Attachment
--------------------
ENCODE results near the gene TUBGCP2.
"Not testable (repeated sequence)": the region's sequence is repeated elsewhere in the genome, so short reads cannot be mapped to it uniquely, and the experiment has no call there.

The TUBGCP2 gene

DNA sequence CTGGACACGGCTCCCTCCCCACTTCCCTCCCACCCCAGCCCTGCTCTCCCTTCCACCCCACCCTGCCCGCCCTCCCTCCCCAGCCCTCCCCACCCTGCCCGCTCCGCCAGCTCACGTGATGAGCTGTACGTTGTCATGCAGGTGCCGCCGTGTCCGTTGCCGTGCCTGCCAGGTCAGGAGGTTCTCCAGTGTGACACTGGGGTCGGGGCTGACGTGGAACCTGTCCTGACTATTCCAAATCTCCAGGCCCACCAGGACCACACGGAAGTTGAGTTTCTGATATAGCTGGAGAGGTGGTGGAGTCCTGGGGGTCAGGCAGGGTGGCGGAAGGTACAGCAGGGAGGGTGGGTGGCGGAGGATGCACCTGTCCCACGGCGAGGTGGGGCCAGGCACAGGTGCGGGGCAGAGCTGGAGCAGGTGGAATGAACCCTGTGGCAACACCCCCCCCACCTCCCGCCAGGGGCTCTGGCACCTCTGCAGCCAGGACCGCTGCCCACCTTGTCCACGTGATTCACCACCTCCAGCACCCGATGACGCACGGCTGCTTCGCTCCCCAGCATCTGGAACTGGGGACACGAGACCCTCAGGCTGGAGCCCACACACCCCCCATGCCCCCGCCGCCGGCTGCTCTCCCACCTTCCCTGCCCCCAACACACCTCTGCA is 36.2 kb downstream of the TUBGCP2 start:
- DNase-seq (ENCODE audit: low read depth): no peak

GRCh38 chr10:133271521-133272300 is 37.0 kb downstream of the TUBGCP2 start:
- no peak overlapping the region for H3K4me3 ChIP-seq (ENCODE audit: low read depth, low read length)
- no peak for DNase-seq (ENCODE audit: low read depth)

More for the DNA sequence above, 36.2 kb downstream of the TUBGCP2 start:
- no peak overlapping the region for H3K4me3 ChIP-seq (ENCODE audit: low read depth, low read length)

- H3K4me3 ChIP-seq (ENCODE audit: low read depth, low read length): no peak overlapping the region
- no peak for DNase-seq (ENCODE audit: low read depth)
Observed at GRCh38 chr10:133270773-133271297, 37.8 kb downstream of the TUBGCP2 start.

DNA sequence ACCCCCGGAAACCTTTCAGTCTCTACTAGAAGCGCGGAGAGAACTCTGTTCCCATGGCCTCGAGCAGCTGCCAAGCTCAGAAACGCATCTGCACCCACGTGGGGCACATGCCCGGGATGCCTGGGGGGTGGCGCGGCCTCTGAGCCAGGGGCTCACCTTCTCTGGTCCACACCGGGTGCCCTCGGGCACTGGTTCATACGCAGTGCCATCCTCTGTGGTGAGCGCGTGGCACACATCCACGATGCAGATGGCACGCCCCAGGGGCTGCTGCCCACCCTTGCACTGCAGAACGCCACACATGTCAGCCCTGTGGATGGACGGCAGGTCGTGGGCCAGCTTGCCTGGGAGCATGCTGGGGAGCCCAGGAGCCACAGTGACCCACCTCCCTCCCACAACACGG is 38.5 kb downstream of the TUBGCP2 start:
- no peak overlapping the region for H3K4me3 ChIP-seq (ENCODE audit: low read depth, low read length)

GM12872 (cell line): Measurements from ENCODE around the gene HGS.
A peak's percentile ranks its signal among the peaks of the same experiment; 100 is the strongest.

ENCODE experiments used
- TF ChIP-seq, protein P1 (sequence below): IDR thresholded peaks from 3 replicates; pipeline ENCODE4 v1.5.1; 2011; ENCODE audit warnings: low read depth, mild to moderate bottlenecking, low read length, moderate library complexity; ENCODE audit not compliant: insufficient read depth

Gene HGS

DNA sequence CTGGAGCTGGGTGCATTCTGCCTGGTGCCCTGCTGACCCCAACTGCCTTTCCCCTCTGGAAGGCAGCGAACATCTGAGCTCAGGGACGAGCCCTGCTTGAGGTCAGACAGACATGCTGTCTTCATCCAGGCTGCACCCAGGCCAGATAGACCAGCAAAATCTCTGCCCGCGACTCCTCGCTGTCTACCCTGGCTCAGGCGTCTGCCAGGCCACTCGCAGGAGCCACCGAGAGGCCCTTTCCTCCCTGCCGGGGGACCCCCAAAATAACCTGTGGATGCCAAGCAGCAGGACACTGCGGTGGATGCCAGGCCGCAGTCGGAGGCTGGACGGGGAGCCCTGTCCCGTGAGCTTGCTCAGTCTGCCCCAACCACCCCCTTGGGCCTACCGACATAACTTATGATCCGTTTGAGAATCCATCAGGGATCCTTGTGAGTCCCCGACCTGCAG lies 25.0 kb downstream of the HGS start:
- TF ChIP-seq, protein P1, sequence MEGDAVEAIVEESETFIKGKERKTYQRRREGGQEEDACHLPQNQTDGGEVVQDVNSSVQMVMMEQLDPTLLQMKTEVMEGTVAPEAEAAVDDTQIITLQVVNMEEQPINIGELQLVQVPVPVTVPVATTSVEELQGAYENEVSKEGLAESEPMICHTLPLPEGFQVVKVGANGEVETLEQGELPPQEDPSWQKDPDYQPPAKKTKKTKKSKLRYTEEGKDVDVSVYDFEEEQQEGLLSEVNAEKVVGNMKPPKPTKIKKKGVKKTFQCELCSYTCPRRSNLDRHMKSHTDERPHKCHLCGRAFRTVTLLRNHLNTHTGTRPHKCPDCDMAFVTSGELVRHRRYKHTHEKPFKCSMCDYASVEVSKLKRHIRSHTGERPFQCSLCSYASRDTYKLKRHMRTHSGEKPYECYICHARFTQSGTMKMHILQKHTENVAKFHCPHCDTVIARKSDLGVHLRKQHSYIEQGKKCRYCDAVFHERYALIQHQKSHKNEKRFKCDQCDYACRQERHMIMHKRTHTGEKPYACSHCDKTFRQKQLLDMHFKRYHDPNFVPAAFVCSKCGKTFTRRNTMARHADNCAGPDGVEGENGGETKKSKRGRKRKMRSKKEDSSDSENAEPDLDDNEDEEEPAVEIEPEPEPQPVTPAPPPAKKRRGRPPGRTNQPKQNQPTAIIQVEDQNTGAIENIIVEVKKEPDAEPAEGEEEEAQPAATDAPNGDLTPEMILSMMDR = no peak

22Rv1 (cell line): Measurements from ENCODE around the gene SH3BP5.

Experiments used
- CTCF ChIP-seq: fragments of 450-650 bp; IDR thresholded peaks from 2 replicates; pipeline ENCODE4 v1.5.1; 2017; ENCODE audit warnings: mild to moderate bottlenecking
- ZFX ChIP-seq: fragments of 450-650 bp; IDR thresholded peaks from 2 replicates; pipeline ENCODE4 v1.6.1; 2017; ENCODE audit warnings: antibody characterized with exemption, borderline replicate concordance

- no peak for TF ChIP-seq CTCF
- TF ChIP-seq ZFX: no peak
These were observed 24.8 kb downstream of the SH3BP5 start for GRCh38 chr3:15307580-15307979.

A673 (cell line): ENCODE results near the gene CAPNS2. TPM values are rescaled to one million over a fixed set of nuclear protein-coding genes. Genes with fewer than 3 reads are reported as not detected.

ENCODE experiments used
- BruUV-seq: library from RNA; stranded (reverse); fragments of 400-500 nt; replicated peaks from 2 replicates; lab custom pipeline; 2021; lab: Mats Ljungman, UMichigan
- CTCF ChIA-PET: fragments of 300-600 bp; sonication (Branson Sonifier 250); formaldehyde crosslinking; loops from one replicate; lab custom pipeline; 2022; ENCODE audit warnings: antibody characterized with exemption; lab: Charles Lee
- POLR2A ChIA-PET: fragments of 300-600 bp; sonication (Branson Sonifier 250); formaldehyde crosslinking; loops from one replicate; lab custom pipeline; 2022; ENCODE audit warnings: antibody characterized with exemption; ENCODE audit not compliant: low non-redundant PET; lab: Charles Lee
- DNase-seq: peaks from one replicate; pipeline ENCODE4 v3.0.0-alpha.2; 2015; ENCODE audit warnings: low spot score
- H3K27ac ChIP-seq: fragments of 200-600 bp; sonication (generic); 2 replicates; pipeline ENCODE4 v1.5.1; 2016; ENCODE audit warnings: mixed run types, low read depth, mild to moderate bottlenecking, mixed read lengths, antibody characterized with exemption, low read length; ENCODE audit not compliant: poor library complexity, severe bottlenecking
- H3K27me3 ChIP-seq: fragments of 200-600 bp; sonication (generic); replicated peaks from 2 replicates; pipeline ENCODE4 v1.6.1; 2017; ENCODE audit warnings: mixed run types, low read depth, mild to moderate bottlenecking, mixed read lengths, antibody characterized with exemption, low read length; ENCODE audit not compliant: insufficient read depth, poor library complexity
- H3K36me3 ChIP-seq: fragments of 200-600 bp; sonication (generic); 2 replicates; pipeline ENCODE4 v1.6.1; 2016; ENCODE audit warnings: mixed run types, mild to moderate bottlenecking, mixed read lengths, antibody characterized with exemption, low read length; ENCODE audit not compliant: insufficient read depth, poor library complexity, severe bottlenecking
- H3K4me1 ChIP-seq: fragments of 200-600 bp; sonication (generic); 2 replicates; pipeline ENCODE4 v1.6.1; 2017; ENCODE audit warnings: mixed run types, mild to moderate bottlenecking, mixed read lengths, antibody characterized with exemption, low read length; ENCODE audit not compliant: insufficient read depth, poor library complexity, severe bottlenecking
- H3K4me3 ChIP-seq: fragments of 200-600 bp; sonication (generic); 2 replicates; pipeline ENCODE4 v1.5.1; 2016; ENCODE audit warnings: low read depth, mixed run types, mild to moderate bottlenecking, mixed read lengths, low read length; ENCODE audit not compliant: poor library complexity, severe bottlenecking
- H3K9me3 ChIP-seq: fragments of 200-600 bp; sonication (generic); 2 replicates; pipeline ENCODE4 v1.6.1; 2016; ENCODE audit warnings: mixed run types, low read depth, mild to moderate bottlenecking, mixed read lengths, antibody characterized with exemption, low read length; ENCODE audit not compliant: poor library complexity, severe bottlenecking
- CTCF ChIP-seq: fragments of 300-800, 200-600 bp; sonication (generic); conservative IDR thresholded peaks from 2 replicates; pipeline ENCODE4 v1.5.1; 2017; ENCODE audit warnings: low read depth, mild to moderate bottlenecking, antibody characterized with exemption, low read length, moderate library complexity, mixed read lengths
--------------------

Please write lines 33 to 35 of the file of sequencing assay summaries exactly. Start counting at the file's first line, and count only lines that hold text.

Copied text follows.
- CTCF ChIA-PET: fragments of 300-600 bp; sonication (Branson Sonifier 250); formaldehyde crosslinking; loops from one replicate; lab custom pipeline; 2022; ENCODE audit warnings: antibody characterized with exemption; lab: Charles Lee
- POLR2A ChIA-PET: fragments of 300-600 bp; sonication (Branson Sonifier 250); formaldehyde crosslinking; loops from one replicate; lab custom pipeline; 2022; ENCODE audit warnings: antibody characterized with exemption; ENCODE audit not compliant: low non-redundant PET; lab: Charles Lee
- DNase-seq: peaks from one replicate; pipeline ENCODE4 v3.0.0-alpha.2; 2015; ENCODE audit warnings: low spot score